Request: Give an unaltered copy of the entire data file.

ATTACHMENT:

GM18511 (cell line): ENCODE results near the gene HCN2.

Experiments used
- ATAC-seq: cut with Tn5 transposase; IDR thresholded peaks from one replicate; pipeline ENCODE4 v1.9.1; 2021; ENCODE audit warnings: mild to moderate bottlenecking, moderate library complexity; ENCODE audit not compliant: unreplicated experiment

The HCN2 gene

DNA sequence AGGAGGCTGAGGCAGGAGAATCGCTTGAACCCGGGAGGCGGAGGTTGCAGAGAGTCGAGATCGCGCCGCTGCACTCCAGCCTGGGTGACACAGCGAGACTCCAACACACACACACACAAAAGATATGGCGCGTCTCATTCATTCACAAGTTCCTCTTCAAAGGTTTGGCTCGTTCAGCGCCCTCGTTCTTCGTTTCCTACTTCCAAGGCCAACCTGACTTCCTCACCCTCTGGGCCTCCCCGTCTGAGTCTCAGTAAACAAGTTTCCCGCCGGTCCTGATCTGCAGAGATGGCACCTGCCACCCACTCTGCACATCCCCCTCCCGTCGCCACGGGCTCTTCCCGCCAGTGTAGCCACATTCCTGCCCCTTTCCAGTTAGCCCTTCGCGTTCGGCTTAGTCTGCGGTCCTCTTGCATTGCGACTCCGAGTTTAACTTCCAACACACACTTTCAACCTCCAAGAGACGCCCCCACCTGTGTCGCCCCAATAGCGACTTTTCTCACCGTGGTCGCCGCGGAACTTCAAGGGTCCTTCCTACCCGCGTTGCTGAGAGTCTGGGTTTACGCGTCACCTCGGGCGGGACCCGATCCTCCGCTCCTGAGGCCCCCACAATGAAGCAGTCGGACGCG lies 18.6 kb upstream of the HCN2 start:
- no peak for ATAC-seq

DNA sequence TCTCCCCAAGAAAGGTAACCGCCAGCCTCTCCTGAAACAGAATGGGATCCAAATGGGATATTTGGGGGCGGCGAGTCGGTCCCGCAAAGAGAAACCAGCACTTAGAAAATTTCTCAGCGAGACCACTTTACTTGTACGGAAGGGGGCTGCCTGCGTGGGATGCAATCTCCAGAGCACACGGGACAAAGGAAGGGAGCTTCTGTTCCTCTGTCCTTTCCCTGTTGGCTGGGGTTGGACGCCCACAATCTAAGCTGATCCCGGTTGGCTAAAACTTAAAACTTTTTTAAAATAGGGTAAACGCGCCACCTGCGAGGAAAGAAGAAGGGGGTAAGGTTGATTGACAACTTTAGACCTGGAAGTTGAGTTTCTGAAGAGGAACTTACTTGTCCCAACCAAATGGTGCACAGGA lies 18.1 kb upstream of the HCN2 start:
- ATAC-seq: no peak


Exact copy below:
GM18511 (cell line): ENCODE results near the gene HCN2.

Experiments used
- ATAC-seq: cut with Tn5 transposase; IDR thresholded peaks from one replicate; pipeline ENCODE4 v1.9.1; 2021; ENCODE audit warnings: mild to moderate bottlenecking, moderate library complexity; ENCODE audit not compliant: unreplicated experiment

The HCN2 gene

DNA sequence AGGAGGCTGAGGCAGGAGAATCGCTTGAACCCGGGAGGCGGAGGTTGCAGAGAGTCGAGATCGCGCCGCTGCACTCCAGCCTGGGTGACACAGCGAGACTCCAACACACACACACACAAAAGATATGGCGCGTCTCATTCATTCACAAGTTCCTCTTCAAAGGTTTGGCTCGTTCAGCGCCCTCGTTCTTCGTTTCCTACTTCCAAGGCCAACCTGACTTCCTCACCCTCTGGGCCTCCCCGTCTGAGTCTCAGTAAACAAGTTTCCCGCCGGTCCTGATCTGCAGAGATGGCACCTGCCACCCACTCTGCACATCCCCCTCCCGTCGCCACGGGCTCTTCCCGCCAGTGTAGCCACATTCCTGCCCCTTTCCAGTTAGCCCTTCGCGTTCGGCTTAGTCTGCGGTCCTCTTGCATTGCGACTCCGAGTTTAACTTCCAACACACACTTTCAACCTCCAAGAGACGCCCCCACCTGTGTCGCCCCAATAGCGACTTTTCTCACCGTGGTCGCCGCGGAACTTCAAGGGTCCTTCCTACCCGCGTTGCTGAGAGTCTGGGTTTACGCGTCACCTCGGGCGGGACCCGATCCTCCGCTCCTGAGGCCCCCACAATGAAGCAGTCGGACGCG lies 18.6 kb upstream of the HCN2 start:
- no peak for ATAC-seq

DNA sequence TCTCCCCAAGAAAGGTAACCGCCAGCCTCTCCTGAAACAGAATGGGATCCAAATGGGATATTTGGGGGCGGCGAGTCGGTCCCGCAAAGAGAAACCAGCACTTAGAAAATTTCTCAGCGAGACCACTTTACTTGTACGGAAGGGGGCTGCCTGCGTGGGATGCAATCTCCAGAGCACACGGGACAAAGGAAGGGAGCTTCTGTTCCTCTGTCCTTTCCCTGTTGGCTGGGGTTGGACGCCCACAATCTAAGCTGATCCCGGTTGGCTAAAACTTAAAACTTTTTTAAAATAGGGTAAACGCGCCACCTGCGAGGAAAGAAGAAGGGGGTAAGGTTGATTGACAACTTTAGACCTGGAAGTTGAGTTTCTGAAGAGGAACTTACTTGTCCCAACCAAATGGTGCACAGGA lies 18.1 kb upstream of the HCN2 start:
- ATAC-seq: no peak